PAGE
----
Lesson 4: Draw What You See! Shoe Project! Helps with the understanding of doing just that. So often we try to draw what things look like in our mind and that is when our pictures sometimes come out odd (or “wonky” – I know it’s not a word) looking. Placing items at eye level and only drawing what you see usually produces a well drawn picture. When drawing the shoe that we know has a buckle or shoe lace, it is not necessary to show the entire buckle or the lace, which may not be in our vision, to capture the essence of the shoe.

A bonus feature called Chalk-It-Easy with Gloria Kholmann is also included in volume one which gives instruction on using chalk as opposed to pencil to create another “masterpiece.”

My kids enjoy anything art related – drawing, glue, paint, yard chalk, you name it. We all were able to sit down and go through the lessons together. Pat’s class presentation was easy to understand, paced well enough to go through the lessons without having to pause the DVD, and we finished the volume having a better understanding of the basics of drawing as well as some terminology for some of the techniques we were already doing.

We had most of the tools already on hand that were suggested to have when you begin your drawing experience. After going through the lessons, the children moved on to their own style of drawing. We have watched the DVD a few times since

Although we were only able to review the first volume, it appears that this series is a good curriculum for the beginning child or adult who wants to learn drawing technique. I say this because even though notable artists were mentioned throughout some of the lessons, there was not much discussion of the artist themselves or the history of the art and technique.

Also, I would have enjoyed more instruction time. In lesson four, Pat has the student draw what they see (a shoe). She walks us through the steps of doing so, but Pat apparently drew the shoe outline before the lesson started. For a beginner like me, it would have been nice to see how she actually went from a blank page to drawing the outline of the shoe to putting the finishing touches on the shoe in the lesson.

As a novice with drawing, I can see that other topics taught on the rest of the volumes of the series would introduce us to valuable skills needed to create beautifully drawn pictures because we already learned a lot from volume one. Although we would benefit from each volume, it would be a plus if the volumes were offered for sale individually because every student is not at the same pace of skill as another and may not need to go through “the basics” as we did.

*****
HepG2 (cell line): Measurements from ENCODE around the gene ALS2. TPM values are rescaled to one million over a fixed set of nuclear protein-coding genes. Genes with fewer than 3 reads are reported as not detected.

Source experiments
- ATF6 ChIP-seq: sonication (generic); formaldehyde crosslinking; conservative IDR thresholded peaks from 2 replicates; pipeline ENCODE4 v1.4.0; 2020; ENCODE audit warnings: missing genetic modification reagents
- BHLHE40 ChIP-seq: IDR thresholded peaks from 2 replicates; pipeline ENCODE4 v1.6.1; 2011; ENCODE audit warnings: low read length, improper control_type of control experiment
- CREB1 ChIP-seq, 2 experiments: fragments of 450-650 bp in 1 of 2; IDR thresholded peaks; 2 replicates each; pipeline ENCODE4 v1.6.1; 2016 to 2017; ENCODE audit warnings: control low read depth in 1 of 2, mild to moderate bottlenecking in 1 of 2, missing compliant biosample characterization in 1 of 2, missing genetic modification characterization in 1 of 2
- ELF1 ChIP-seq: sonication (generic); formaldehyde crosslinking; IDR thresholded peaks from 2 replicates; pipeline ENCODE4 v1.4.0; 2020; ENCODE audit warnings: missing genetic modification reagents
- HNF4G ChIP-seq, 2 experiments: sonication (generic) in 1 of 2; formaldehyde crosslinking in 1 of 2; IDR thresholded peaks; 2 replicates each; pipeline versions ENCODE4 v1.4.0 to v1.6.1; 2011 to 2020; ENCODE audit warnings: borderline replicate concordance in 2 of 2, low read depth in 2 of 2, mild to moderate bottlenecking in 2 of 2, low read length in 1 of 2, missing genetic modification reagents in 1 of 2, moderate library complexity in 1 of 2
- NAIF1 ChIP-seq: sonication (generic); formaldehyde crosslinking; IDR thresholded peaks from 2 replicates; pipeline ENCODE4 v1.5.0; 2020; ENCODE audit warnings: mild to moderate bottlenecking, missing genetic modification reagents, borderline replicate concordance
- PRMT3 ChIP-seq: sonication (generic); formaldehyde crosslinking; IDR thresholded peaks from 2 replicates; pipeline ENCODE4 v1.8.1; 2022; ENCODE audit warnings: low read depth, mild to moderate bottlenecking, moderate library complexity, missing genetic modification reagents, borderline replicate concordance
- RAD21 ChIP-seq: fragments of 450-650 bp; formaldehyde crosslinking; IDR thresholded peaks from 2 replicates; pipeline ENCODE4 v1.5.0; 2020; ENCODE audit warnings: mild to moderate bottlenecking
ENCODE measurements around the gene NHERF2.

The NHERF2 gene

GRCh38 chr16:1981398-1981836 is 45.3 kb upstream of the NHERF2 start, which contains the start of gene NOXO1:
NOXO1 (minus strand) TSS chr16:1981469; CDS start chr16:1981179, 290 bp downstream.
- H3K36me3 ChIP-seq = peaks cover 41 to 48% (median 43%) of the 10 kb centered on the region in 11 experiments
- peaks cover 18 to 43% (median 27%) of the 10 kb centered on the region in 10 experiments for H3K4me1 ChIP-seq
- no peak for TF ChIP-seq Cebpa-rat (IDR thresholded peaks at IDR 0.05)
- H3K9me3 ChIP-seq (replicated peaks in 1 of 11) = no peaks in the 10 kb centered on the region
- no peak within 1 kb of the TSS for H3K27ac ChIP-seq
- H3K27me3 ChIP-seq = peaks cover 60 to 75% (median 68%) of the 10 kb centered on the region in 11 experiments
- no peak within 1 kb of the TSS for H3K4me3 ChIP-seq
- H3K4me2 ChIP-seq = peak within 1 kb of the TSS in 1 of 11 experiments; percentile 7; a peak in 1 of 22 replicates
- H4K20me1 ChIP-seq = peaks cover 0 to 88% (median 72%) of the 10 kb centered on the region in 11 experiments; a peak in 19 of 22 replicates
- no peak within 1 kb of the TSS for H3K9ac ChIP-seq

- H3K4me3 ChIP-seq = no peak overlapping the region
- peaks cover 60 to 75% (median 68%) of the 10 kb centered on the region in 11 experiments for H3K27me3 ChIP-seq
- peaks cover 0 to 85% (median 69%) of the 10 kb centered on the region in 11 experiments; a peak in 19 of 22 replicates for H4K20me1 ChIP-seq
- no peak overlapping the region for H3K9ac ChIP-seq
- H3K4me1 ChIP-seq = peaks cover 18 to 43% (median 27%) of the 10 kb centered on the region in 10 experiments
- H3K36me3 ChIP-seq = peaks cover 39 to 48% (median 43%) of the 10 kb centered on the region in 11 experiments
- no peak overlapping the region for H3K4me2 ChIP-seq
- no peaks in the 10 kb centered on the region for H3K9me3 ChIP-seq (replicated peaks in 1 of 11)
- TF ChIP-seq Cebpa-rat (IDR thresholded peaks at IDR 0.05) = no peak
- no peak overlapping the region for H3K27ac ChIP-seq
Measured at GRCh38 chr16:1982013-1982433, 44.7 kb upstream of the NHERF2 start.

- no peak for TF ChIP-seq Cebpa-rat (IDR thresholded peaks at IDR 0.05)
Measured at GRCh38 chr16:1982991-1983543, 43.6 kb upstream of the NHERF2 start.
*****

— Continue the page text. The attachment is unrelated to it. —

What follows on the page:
The Art Class is available as a DVD set for $99.99. You may also purchase the Art Class through an online monthly subscription for $10/month where the first four lessons (one volume) are available upon purchase and the following lessons are made available to you each month (one volume per month). Once all nine volumes have been released to you, you will have continued access for as long as you pay for the monthly subscription. You can view the first three lessons in volume one online to see some of what we were taught. Also, for a limited time, you can get volume one for FREE and walk through the lesson in the comfort of your own home as we did.

You can read more reviews of this item by fellow crew members on The Homeschool Crew Blog.

The product featured in this review was provided to me free of cost by the manufacturer or representing PR agency as a member of the TOS Homeschool Crew. The opinions expressed are my own and are not influenced by monetary compensation.
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One Response to “See the Light {review}”

  • Comment from billy a (the kidd)

    your reviews are very through. After reading your reviews I feel confident to determine if I would purchase the item. You also have the right ages for a great test of the product. It is good that the little one(four years old) hangs in with the experience which is a manifestation that the young mind is ready for action if the opportunity exist. It would be a great idea for some book publisher to hire you as a professional reviewer. You are just that good.

    Billy A (the kidd)